What is God’s ‘mission’? In the opening section of Ephesians, Paul talks a lot about God’s purposes for the world. God’s ultimate purpose is to sum up everything in Christ (Ephesians 1:10). God is moving everything in heaven and earth towards that end. But how? What is the means to the end? In other words, what is the mission? And what does that mean for our own mission as Christians and as churches? There are many answers people give to this question. Here are three: One answer is that God achieves his purposes primarily through transformation. God changes the lives of Christians for the better. People in the world see the goodness of Christians, and they see that Christianity works. They are attracted to that goodness, and so they are transformed and come under Christ’s lordship too. So: if this is the primary way God achieves his purposes for the world, then we should focus our energy on things like social justice and apologetics, i.e. on changing the world and showing the ...

18 MINFEB 26
Comments
The message is the mission (Ephesians 1:13)

Latest Episodes

Lift Your Eyes: Introducing Ephesians

Our family lived for several years in Durham, in the north east of England. One day, through my son’s primary school, we were offered some cheap tickets to see a Premier League football match in nearby Sunderland. Since we’d never seen a Premier League game, my son and I decided it would be great to go. I knew that our neighbour Patrick, who’d grown up in Durham, was a huge football fan. So I asked Patrick if he had any advice for us on the best way to get ourselves to the match. Patrick told me there was a bus to the game that stopped right outside our house. The day arrived, and my son and I hopped on the bus with Patrick. But there was a surprise in store for us. The bus was, in fact, the Sunderland supporters’ bus! So as soon as we got on, we realised we had to make a decision. Were we going to support Sunderland, or their opponents Wigan Athletic? You can probably guess our decision: we very swiftly and decisively became Sunderland supporters! We rode to the match as Sunder...

12 MINJAN 25
Comments
Lift Your Eyes: Introducing Ephesians

Paul: in his own words (Ephesians 1:1a)

One of the most generous acts you can do is to listen carefully when someone tells you who they are. So often, when we encounter someone, we make up our minds about them before they tell us about themselves. We make judgments based on their background, their appearance, their accent, their age, their gender, their job. When they tell us who they are, we often simply try to fit their words about themselves into our predetermined picture. In other words, we don’t truly listen to them. We don’t allow them to define themselves. Rather, we filter what they say about themselves through the grid of who we have already decided they are like. Who do you think Paul is? He is, after all, one of the most influential—and therefore talked-about—figures in the history of Western civilisation. There are plenty of opinions floating around about who he is and what he’s like. Some regard him as a champion of forgiveness and unconditional love in the face of suffering. Others see him as a flawed f...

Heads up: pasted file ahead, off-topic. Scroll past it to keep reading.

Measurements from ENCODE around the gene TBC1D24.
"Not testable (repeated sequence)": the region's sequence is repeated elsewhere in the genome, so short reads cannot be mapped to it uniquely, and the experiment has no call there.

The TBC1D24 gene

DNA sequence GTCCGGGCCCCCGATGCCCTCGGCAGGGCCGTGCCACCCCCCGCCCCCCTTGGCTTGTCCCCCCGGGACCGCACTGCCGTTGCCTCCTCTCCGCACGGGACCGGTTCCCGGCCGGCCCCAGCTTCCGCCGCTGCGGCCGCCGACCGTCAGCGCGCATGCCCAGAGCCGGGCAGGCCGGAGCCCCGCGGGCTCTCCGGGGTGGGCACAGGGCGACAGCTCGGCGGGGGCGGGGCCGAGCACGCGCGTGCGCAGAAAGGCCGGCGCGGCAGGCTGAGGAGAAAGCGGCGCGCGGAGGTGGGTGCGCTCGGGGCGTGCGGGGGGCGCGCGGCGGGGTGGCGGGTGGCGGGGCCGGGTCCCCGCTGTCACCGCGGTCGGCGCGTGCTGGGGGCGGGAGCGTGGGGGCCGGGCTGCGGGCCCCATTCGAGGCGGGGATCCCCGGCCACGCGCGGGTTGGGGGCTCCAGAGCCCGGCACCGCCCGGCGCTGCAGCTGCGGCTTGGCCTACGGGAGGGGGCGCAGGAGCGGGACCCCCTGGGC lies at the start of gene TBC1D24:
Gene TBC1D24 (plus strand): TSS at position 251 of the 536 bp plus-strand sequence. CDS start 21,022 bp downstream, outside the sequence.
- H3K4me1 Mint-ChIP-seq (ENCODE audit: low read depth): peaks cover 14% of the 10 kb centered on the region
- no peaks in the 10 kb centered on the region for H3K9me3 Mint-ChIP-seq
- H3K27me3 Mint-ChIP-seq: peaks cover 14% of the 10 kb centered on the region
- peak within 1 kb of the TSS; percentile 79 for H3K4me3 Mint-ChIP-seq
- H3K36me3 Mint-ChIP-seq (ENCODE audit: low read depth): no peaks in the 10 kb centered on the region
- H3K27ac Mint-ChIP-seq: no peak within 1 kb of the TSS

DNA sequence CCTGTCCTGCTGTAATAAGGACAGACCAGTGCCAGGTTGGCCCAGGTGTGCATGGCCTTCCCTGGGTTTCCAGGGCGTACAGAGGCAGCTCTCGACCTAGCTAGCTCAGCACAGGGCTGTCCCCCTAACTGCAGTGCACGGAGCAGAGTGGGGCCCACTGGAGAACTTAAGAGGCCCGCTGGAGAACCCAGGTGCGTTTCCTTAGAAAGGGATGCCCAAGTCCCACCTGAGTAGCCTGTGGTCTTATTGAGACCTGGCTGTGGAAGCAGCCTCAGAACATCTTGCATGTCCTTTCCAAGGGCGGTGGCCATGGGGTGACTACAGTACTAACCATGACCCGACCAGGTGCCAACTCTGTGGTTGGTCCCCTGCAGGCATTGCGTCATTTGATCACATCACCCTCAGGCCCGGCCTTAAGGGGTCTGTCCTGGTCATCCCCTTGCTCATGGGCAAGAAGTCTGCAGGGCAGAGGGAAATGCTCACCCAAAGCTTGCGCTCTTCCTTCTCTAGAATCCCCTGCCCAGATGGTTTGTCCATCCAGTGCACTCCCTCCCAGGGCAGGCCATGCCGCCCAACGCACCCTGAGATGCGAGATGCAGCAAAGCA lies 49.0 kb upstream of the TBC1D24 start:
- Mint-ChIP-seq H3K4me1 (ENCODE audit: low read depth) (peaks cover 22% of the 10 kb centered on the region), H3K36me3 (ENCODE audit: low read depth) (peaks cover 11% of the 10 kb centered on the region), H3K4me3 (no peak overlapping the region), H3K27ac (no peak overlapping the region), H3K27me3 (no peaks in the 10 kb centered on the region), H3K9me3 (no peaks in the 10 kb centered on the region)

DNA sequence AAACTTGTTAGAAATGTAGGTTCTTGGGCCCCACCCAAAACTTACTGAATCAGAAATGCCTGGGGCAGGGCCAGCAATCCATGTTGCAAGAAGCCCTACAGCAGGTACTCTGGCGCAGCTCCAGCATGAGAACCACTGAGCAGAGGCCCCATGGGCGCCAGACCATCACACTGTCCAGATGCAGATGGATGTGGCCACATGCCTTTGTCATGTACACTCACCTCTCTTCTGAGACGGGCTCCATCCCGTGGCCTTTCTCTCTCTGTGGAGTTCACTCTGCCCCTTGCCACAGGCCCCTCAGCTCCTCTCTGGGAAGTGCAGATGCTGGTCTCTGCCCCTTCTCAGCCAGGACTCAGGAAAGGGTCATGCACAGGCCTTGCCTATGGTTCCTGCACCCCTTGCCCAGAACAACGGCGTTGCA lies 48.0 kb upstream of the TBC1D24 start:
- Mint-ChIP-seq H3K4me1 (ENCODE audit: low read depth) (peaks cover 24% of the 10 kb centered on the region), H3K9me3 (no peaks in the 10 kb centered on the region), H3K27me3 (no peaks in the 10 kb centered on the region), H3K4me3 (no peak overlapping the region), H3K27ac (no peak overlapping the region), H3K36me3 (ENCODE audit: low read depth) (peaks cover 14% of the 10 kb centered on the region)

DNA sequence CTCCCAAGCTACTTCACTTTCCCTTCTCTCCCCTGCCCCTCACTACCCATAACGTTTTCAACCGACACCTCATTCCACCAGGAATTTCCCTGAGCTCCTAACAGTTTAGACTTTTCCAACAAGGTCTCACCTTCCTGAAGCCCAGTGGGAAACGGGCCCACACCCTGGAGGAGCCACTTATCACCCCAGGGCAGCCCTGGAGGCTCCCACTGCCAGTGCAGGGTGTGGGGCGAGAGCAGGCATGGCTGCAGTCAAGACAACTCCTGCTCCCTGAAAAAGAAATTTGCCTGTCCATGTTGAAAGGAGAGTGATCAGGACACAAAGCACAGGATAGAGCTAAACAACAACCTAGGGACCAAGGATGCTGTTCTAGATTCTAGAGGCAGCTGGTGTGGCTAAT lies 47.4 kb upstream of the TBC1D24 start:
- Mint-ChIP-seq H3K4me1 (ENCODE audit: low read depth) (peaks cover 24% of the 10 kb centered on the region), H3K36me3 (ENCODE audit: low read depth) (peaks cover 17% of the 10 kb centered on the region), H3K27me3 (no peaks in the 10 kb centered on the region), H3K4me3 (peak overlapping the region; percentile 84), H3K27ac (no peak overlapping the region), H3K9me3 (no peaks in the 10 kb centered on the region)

11 MINJAN 29
Comments
Paul: in his own words (Ephesians 1:1a)

Amazing holiness (Ephesians 1:1b)

One of the benefits of history is that it makes us grateful for things we might otherwise take for granted. My father-in-law has a collection of historical newspapers. At one point I was looking through his collection, and a brief comment caught my eye. It’s from the London Gazette, Monday August 26, 1768, Number 118, Twopence-Farthing, just after an announcement of a soiree to be held by Mrs Grant-Forsdyke and just before a description of a French pirate ship at large: ABHORENT PRACTICE OF SLAVE TRADING: The hunting of Human Beings for the purpose of making slaves of them is a practice to be much abhored. It is therefore of great comfort to Englishmen of Christian Ideals to note that the group of Evangelicals continues to be active in condemning the trading of slaves… We are sure all thinking men will deem the work of the Evangelicals to be of ultimate necessity and will encourage them to continue in it.London Gazette, Monday August 26, 1768 (An “Evangelical” is a Christian mot...

16 MINFEB 1
Comments
Amazing holiness (Ephesians 1:1b)

This God (Ephesians 1:2)

I teach at a Sydney theological college that’s right in the middle of one of the most irreligious parts of the Western world. Our campus sits between a long-established, determinedly secular university, and a vibrant, socially progressive inner-city suburb. Quite often, I join in with a group of college students, heading out into our community with the aim of engaging people in conversations about Jesus Christ. The results are varied. We’ve had some great conversations and some not-so-great ones. Some people say “no” straight away, with various degrees of politeness. Others are happy to talk for hours. But one thing I’ve discovered, and been a little surprised by, is there’s a large number of people in our community who believe in God. However, what people actually mean when they say they believe in God (or god) is another question. It’s highly varied. People believe in a supreme cosmic force, a benevolent sovereign, an unknowable Other, and a great moral police officer, amon...

13 MINFEB 5
Comments
This God (Ephesians 1:2)

#inChrist (Ephesians 1:3)